Saturday, September 08, 2007

Local lingo

There is feeling, simplicity and clarity in the local lingo which is easy to be seduced by and eventually embrace. That is when you can understand it of course! The locals are fully aware that once they slip into their personal patwa they may as well be speaking another language as far as us whities are concerned. I would like to think that my ear is gradually tuning in and beginning to make sense of the hidden vowels and consonants but it may all just be an illusion. The only clue I can usually grasp which hints that I am being talked about is the proliferation of the word 'she' in every sentence.

When I first arrived I joked about the cat's mother but really I found the overuse of 'she' when referring to women as mildly offensive. On further examination though I have noticed that the men cop it too. 'He' and 'she' is used here in the traditional sense in which we use it at home. It is, however, also substituted for his and hers. So if someone is talking about 'her father' they will say 'she father' instead. This can lead to a lot of shes in one breath. For instance:

'She went to pick up she child from school and take he back to she house where she cooked he some dinner'

Once you have clicked it makes perfect sense and being referred to constantly as 'she' is no longer a problem.

They use the same words here but in different ways and sometimes to great affect. If you are thinking about a person or a situation too much, so much so that you become preoccupied or stressed, you are said to be 'studying' . If your girlfriend has run off with someone else and you hit the bottle to drown out the hurt and the pain then you are 'studying she too much'. I like that. For that is what you do. You are not just 'thinking' about her in a situation like that. You are going over and over the whys and wherefores. You are studying the situation and trying to work it out and usually it is best to stop. I have been told many a time not to study something or someone too much and usually it has been fine advice.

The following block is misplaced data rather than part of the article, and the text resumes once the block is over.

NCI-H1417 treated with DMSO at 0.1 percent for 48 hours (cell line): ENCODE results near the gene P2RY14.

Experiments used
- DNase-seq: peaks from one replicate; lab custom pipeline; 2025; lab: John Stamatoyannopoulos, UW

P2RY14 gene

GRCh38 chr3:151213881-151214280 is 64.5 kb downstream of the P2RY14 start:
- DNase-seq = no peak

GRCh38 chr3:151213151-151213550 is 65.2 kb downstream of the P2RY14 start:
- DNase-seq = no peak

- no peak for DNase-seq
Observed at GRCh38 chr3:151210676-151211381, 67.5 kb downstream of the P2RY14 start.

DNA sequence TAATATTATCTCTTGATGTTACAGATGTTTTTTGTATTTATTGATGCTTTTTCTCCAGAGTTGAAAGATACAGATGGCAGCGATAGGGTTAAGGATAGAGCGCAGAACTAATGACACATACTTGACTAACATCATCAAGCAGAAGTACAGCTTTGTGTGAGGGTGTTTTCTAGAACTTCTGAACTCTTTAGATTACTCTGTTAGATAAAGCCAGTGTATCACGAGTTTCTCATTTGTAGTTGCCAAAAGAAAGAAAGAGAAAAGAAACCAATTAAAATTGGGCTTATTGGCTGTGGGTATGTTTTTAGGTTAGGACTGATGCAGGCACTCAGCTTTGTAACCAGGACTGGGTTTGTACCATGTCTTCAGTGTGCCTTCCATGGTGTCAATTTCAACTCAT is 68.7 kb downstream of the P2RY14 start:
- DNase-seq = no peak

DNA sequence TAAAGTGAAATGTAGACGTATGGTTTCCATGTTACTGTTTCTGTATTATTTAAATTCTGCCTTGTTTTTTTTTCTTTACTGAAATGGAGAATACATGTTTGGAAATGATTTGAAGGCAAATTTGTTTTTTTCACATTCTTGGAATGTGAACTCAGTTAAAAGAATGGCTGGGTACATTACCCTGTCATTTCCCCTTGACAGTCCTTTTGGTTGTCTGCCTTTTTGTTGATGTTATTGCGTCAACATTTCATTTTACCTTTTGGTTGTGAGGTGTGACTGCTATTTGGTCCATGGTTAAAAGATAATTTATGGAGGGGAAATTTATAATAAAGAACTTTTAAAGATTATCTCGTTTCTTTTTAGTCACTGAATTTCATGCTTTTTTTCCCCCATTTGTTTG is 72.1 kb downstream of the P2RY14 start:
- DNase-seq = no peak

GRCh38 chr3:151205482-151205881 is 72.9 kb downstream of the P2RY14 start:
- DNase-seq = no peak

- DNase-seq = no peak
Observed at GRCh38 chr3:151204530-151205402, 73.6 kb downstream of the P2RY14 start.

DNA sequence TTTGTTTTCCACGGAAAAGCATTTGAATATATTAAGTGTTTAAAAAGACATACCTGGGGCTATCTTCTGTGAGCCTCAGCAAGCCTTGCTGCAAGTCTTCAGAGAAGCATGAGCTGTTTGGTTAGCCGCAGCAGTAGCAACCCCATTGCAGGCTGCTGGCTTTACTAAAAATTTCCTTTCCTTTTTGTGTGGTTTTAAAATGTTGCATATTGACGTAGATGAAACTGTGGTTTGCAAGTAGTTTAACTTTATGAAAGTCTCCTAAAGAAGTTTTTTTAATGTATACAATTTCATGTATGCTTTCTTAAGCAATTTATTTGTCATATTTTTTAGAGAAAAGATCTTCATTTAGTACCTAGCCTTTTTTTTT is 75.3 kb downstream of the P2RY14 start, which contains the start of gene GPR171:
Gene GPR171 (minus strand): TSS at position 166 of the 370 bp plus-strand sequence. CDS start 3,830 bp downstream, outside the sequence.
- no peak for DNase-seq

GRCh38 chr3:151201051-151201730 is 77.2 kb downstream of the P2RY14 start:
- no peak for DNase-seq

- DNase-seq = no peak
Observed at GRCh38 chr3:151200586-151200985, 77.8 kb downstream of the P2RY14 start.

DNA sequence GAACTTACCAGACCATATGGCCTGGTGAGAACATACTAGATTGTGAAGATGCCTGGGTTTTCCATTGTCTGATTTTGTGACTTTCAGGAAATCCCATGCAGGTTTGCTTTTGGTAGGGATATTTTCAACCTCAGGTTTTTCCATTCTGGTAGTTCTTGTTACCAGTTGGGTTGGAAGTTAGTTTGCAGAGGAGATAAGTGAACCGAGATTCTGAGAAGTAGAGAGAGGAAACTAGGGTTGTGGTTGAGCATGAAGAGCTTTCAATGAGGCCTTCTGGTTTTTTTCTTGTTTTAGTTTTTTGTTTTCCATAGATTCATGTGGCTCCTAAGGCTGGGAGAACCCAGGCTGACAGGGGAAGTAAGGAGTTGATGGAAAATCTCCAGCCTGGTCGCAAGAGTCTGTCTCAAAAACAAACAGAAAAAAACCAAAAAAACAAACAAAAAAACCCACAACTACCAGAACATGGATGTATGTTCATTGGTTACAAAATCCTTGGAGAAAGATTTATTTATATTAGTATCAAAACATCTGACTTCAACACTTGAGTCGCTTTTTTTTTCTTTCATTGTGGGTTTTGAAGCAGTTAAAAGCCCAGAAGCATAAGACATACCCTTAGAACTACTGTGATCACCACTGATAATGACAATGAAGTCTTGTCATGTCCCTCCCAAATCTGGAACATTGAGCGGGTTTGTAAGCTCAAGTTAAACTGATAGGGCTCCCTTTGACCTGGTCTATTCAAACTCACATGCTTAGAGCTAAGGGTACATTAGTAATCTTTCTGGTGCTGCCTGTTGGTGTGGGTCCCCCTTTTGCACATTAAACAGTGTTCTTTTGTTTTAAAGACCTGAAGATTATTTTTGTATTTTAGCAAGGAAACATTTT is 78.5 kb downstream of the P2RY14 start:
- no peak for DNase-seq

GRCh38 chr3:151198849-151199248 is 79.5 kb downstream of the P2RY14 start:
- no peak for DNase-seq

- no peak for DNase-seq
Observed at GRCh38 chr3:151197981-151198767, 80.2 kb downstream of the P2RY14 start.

If you are going somewhere for lunch, let's say to Dawns, a lovely little Creole restaurant on the beach, you are not going to Dawns, you are going by Dawns. This has the added advantage of being slightly unspecific. I am forever calling people on their cell phones and asking them where they are; 'by Andy's' they will say. Which means, in all reality, that they can be anywhere in the near vicinity of Andy's, they do not actually have to be at Andy's. This can make tracking people down an exasperating experience. You usually find them in the end though. This, as I have said many a time, is a small small place. It is uncanny the amount of times you are talking about someone and lo and behold a few moments later they will show up, as if they knew.

You are always hailed and acknowledged by people who know you as you pass. They shout your name, a greeting or sometimes just a sound. Some will stop and chat and some will walk on by. The ones who acknowledge you but do not stop are known literally here as shouting friends. People you know, who also know you but with whom you do not have a personal relationship. Acquaintances, we would call them at home, but I much prefer shouting friends.

And what do these shouting friends of mine shout at me? A long time ago I wrote about the myriad of terms, mostly derogatory, that have been assigned to me over the years due to my elevated height. Lamppost, Giraffe, Lofty, Gangley, the list goes on. Here, I have found myself a new name and it is I want to hold on to. It is celebratory and positive, complementary in the way it is spoken. When I walk the streets of Bequia I am greeted from bars, from beneath the shade of trees, from the markets and from boats. 'Tallest!' echoes across the streets and the waves. Tallest by name and Tallest by nature, Tallest I will forever be.

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